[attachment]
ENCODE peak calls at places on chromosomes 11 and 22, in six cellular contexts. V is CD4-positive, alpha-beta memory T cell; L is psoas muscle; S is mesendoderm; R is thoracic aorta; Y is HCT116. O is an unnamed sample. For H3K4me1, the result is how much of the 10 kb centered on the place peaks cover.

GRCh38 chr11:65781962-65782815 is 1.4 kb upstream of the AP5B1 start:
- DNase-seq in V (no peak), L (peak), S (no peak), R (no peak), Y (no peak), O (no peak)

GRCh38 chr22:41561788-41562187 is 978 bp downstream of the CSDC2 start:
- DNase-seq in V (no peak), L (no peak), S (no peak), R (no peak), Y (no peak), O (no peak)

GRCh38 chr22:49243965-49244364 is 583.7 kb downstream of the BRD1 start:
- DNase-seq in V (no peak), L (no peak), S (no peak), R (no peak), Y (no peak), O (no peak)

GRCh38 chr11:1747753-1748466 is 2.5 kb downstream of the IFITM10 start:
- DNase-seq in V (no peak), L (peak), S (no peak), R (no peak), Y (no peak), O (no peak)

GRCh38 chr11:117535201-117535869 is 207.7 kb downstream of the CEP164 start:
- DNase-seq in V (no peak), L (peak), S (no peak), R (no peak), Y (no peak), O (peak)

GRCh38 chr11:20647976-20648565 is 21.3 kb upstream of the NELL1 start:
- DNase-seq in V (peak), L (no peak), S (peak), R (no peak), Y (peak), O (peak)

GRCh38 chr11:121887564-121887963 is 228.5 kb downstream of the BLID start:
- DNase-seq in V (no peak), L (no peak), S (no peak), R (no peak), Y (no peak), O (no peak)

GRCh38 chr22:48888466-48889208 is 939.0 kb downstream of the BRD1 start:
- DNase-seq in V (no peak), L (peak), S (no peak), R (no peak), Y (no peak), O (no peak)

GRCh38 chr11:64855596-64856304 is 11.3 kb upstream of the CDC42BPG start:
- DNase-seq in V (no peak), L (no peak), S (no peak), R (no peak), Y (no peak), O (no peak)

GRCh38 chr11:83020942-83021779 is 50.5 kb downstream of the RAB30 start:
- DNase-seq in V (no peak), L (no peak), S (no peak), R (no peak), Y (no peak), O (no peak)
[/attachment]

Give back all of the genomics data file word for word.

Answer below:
ENCODE peak calls at places on chromosomes 11 and 22, in six cellular contexts. V is CD4-positive, alpha-beta memory T cell; L is psoas muscle; S is mesendoderm; R is thoracic aorta; Y is HCT116. O is an unnamed sample. For H3K4me1, the result is how much of the 10 kb centered on the place peaks cover.

GRCh38 chr11:65781962-65782815 is 1.4 kb upstream of the AP5B1 start:
- DNase-seq in V (no peak), L (peak), S (no peak), R (no peak), Y (no peak), O (no peak)

GRCh38 chr22:41561788-41562187 is 978 bp downstream of the CSDC2 start:
- DNase-seq in V (no peak), L (no peak), S (no peak), R (no peak), Y (no peak), O (no peak)

GRCh38 chr22:49243965-49244364 is 583.7 kb downstream of the BRD1 start:
- DNase-seq in V (no peak), L (no peak), S (no peak), R (no peak), Y (no peak), O (no peak)

GRCh38 chr11:1747753-1748466 is 2.5 kb downstream of the IFITM10 start:
- DNase-seq in V (no peak), L (peak), S (no peak), R (no peak), Y (no peak), O (no peak)

GRCh38 chr11:117535201-117535869 is 207.7 kb downstream of the CEP164 start:
- DNase-seq in V (no peak), L (peak), S (no peak), R (no peak), Y (no peak), O (peak)

GRCh38 chr11:20647976-20648565 is 21.3 kb upstream of the NELL1 start:
- DNase-seq in V (peak), L (no peak), S (peak), R (no peak), Y (peak), O (peak)

GRCh38 chr11:121887564-121887963 is 228.5 kb downstream of the BLID start:
- DNase-seq in V (no peak), L (no peak), S (no peak), R (no peak), Y (no peak), O (no peak)

GRCh38 chr22:48888466-48889208 is 939.0 kb downstream of the BRD1 start:
- DNase-seq in V (no peak), L (peak), S (no peak), R (no peak), Y (no peak), O (no peak)

GRCh38 chr11:64855596-64856304 is 11.3 kb upstream of the CDC42BPG start:
- DNase-seq in V (no peak), L (no peak), S (no peak), R (no peak), Y (no peak), O (no peak)

GRCh38 chr11:83020942-83021779 is 50.5 kb downstream of the RAB30 start:
- DNase-seq in V (no peak), L (no peak), S (no peak), R (no peak), Y (no peak), O (no peak)